The journey to the bottom for Lucas is not a happy one. As he loses everything he faces the atrocities of his furious and disgusted neighbors. His dog turns up dead with a rope around its neck and he faces physical violence even in trying to buy groceries from the local market.

The small, offhand lie from a jilted eight-year-old has completely and unequivocally ruined Lucas’ life. Despite Klara’s efforts to recant her momentary lapse in judgment, her parents convince her that she is suffering from shock and simply does not remember the events.

Vinterberg here has created a situation completed constructed by society and assumption where the ostracization and condemning of one man is built solely upon projections. Masterfully haunting, miserable and completely captivating, The Hunt examines how our society now treats both children and sexuality. Because the film takes an inside look at a hard and usually polarized objective topic it makes the viewer consider the ramifications of such polarity.

As critic Colin Covert said: “You leave The Hunt unsettled in the best sense. Its images and implications are likely to stay in your head a long time.”

The Wolf of Wall Street shows the truth behind the glamour

Released on Christmas Day, The Wolf of Wall Street marks director Martin Scorsese’s fifth collaboration with actor Leonardo DiCaprio.  The film is based on true events and is outlined in a memoir of the same name by former stockbroker Jordan Belfort.

Belfort, played by DiCaprio, sets off for Wall Street in New York City with dreams of becoming a successful stockbroker.  There, he is mentored by his boss, Mark Hanna (Matthew McConaughey).  Hanna advises Belfort to delve into drugs, including cocaine and quaaludes, and to engage in plenty of sex in order to cope with the stresses of the industry.

The Wolf of Wall Street challenged every boundary possible in the movie industry,” said Michael Rague of Emmanuel College. “It also showed the audience the excessive lives that people involved in stocks lived at the time. After watching a film, most people would hope that it was a true story; knowing that The Wolf of Wall Street was about a real person’s life made me love it even more.”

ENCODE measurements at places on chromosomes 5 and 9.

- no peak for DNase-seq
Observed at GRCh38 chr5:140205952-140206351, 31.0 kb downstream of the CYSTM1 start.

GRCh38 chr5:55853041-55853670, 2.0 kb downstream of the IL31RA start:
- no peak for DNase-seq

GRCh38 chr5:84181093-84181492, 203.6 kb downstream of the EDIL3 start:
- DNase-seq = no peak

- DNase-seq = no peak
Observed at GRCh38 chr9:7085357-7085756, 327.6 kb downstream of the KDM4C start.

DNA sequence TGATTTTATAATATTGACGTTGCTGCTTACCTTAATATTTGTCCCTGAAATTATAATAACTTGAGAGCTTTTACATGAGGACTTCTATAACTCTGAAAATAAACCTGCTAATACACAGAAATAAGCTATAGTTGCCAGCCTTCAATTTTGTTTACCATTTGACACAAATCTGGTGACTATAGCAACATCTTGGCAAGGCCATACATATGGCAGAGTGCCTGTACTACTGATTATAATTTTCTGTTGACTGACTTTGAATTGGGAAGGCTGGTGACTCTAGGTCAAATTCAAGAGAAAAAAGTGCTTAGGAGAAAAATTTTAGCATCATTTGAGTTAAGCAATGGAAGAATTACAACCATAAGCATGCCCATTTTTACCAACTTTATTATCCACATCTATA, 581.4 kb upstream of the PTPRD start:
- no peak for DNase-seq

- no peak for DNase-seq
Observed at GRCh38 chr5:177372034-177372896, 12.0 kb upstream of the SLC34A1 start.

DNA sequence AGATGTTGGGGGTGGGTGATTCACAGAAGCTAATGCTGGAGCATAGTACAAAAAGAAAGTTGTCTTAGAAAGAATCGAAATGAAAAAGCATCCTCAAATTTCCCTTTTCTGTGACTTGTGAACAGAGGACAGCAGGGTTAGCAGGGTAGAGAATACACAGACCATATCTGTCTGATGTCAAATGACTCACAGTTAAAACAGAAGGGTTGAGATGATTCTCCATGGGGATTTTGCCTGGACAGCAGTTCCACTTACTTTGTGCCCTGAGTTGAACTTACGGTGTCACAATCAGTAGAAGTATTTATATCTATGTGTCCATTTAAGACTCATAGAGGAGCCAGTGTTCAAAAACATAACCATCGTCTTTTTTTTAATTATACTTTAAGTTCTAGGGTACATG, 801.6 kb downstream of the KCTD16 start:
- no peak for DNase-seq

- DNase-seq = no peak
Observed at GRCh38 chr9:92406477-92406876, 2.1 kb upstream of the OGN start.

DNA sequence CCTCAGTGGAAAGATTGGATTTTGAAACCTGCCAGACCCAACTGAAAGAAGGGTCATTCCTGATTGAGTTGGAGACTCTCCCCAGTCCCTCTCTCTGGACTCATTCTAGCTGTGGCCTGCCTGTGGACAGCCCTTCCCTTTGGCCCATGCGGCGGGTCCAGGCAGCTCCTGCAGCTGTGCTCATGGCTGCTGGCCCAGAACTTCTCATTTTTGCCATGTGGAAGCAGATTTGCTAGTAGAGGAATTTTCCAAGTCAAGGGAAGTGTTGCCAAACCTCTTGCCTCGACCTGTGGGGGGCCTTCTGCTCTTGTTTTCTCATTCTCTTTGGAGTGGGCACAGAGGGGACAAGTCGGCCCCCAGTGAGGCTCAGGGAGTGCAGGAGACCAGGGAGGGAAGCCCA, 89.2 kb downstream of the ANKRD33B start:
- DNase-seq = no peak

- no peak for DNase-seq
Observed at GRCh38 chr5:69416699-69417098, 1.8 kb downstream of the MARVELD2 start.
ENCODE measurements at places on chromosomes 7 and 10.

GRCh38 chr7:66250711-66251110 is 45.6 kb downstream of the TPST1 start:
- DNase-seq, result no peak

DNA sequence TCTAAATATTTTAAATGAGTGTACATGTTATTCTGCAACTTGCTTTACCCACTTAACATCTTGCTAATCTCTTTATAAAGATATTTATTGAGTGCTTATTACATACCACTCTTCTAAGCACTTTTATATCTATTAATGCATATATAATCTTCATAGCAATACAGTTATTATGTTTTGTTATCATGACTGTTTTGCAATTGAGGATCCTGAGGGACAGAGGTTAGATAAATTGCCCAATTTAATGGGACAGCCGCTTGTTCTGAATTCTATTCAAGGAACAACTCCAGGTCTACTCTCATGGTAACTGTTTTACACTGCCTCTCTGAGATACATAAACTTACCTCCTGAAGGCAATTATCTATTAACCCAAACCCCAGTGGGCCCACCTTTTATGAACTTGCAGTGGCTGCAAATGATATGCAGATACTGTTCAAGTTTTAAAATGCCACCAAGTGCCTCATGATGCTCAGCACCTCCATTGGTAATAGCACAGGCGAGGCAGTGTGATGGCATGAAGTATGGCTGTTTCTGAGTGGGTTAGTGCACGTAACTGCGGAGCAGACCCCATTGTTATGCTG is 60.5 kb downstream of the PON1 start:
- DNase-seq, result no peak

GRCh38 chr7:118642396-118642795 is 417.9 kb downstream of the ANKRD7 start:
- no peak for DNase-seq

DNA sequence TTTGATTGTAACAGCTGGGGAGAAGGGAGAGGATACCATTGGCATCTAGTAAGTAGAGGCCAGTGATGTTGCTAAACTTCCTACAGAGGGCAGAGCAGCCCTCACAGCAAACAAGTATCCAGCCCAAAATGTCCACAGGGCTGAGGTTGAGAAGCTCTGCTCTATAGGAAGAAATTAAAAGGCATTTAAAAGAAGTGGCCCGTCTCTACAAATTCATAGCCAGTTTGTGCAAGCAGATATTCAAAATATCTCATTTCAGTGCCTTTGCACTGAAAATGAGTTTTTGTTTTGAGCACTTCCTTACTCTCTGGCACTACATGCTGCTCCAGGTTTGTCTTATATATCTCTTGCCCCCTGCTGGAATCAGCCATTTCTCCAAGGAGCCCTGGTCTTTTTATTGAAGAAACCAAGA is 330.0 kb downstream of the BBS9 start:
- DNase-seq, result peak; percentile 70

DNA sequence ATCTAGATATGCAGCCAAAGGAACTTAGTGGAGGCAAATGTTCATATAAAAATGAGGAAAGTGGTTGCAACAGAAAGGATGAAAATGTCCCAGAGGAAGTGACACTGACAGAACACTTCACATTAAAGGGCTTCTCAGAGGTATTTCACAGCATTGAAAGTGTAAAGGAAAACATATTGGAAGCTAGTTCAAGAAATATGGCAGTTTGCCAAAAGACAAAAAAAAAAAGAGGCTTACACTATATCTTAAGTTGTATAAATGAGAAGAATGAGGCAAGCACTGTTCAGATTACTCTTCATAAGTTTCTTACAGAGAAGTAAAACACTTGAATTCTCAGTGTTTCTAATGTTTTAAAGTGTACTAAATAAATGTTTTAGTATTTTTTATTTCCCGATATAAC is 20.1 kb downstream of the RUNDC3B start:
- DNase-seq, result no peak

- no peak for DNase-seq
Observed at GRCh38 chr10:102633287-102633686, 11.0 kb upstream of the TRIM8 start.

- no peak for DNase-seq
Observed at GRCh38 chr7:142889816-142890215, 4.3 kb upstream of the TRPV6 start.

Eventually, Belfort joins forces with salesman Donnie Azoff, played bonah Hill, to create their own firm, Stratton Oakmont, which engages in less than reputable behavior.  The firm does well; Belfort’s wealth increases and his life spins out of control as he over-indulges in a life of hedonism.  His world is a constant blur of drugs, sex, and debauchery. (In other words, don’t see this one with your parents, or be prepared for some awkwardness.)  Ultimately, Belfort’s opulent lifestyle leads the FBI to take a closer look at just how Stratton Oakmont is accumulating so much wealth.

The movie has a knock-out cast, which also includes Jean Dujardin, Margot Robbie, Kyle Chandler, and even a cameo by Spike Jonze. DiCaprio holds nothing back with his performance, fully embracing the repulsive characteristics of Belfort, who will do anything for a buck.  Hill’s portrayal is at times humorous, including two drug-filled scenes that generate laughs, while also being mildly disturbing; it is a black comedy, after all.  Robbie, who plays Belfort’s wife, Naomi LaPaglia, adds drama as she futilely attempts to bring her depraved and out-of-control husband back to reality.